The study consisted of a series of tests in order to determine the participant’s level of creativity when solving a certain task. Out of the study’s 312 participants, 75 of them were on the autism spectrum disorder. They were instructed to come up with alternative uses for a brick or a paper clip. Four or more uses meant that the individual was likely to display more autistic traits. The test also consisted on showing the participants four abstract drawings in which they had to give as many as ideas possible in just under one minute of time. Again, the more number of ideas produced were related to a higher level of autistic traits. 

Even though most persons would go for cognitively simple answers at first, those that exhibit autistic traits go straight for the more complex and demanding strategies. According to Dr. Doherty, this means “people with autistic traits may approach creativity problems in a different way”. Noted celebrities such as Temple Grandin and Stephen Wiltshire are prime examples of individuals diagnosed with autism who are yet immensely creative to their dedicated field of profession. This remarkable link between creativity and autism is helping researchers understand the brain better and they are hoping future findings can aid persons that are on and off the autism spectrum.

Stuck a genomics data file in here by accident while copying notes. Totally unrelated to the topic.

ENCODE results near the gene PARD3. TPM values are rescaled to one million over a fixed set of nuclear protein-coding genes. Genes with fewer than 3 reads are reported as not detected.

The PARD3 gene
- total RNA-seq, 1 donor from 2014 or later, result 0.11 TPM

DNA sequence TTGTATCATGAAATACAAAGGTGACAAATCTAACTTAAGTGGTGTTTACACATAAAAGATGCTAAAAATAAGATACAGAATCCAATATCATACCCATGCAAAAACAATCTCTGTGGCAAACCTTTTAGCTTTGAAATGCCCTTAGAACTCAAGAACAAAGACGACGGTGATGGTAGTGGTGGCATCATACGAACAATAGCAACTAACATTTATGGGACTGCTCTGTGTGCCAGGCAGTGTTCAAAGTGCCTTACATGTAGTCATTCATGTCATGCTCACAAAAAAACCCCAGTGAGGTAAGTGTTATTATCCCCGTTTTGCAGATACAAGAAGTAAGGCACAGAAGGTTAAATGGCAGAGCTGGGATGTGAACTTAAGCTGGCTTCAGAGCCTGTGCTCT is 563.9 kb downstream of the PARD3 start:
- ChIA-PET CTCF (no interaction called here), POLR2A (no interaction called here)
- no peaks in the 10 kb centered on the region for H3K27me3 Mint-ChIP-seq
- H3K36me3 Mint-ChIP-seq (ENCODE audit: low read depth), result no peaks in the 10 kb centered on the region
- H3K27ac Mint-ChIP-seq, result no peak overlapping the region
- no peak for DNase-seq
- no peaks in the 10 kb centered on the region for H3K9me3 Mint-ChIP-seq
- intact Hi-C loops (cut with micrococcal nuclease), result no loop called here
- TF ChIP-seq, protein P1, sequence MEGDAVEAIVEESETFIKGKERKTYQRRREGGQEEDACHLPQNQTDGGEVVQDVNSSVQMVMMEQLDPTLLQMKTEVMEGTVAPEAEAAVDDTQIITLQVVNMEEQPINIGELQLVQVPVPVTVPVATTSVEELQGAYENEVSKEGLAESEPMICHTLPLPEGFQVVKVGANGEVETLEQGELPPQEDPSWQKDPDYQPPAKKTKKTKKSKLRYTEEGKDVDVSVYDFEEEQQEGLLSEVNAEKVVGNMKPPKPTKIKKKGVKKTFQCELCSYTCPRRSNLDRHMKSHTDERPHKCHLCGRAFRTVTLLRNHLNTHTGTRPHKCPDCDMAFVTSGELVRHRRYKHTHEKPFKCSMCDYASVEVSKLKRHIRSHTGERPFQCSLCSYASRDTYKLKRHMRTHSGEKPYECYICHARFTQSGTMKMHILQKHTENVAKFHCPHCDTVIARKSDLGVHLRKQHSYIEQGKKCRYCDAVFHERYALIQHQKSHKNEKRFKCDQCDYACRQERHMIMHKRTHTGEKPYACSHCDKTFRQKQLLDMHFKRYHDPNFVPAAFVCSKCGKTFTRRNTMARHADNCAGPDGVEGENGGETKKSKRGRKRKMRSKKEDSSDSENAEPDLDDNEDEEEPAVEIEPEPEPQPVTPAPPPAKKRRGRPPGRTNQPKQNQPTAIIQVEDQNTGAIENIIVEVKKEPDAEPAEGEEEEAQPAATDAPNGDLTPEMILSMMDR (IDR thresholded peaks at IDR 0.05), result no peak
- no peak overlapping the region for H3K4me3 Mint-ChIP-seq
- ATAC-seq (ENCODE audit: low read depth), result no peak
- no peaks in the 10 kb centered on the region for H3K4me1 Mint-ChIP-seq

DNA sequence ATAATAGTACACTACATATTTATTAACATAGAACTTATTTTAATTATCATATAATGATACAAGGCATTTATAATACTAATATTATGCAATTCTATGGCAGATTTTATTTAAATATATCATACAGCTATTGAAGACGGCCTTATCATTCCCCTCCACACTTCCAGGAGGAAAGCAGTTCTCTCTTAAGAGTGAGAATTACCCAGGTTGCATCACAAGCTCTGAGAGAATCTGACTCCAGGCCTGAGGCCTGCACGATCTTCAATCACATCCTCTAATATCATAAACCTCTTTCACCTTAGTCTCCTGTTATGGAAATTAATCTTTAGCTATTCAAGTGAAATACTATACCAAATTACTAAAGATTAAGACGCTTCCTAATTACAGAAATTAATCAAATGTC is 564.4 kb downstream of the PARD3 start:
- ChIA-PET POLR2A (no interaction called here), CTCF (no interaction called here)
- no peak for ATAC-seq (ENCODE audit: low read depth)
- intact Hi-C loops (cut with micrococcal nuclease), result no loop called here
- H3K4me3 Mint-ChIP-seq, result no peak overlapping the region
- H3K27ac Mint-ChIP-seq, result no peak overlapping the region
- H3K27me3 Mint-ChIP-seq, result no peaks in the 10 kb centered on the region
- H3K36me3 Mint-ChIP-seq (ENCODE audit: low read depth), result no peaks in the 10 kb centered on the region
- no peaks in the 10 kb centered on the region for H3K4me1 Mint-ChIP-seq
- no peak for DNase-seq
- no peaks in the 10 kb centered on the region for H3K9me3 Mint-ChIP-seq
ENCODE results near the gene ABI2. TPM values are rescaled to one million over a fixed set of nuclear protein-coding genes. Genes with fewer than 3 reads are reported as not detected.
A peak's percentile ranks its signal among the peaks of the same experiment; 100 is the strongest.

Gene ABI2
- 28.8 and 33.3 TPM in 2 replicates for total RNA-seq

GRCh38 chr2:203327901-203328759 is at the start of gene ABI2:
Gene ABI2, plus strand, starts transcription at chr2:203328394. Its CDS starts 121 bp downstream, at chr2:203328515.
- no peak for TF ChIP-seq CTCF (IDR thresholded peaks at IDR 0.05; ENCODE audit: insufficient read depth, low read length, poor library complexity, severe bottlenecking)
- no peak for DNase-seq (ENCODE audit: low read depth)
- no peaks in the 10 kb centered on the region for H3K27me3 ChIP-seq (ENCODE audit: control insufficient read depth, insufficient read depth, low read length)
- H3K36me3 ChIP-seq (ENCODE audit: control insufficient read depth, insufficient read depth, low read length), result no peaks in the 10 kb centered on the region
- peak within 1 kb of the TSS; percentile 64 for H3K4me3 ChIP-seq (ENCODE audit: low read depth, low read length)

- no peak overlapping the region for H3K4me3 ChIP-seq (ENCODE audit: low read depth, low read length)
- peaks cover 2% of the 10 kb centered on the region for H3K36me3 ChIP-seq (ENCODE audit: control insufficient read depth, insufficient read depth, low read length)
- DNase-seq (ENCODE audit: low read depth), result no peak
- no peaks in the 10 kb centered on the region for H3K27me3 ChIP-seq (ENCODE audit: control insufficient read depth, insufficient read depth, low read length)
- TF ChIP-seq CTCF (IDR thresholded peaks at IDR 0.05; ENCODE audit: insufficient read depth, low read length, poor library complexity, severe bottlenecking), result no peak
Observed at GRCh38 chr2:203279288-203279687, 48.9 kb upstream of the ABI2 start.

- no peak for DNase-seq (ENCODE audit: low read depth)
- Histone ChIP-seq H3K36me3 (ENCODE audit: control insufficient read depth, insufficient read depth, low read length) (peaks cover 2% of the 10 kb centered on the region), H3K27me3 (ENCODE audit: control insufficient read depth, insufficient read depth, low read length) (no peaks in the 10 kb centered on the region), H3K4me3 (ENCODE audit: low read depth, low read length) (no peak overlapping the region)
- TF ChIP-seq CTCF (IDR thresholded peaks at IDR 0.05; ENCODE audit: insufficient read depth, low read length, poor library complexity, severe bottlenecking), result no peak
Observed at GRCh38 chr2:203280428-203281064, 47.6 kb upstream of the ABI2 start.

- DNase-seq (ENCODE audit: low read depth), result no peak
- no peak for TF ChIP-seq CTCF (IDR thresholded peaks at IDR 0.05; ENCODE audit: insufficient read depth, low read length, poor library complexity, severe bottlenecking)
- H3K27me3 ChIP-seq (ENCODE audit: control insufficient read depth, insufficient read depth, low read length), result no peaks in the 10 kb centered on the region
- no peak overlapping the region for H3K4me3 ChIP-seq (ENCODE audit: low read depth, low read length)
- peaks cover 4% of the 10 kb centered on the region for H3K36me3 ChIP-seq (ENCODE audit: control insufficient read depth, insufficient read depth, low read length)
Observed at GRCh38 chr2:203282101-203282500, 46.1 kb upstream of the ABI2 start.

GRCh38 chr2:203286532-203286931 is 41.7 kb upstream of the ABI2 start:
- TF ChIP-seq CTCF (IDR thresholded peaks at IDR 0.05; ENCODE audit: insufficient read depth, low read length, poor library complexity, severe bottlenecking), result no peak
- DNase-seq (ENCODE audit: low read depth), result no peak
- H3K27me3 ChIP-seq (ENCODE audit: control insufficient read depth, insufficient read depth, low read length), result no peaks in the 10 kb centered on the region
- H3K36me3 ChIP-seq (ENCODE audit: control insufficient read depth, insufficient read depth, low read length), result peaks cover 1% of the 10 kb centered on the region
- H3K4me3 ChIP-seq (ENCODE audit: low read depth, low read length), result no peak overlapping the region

By Edgar Catasus

For additional information, please visit: http://psychcentral.com/news/2015/08/16/the-link-between-autism-and-creativity/90899.html

A spectrum?: How we speak about Autism

2732-autism-4The Atlantic’s Rose Eveleth illustrates the complexities in the language used to discuss Autism Spectrum Disorder, and how the way we describe the condition makes it difficult to define.

Most people are familiar with the idea of a spectrum. “Autism Spectrum Disorder” is the way we think about autism and the way we speak about Autism. However, it is nearly impossible to chart where an indivdual falls on the autism spectrum. After speaking with doctors, epidemiologists, self-advocates, and anthropologists, Eveleth learned that the more we try to pin down what the autism spectrum really looks like, the less clear it will seem.

When you’ve met one person with Autism, you’ve met one person with Autism.No two individuals with Autism are alike. With changes in behavior and individual needs, there is no way to plot each individual condition on a line.

Stephen Edelson, the director the Autism Research Institute speaks on this: “With the spectrum, there’s a wide range, we’re still trying to figure out what that wide range means…I don’t have an answer. Scientific understanding of autism certainly continues to evolve.”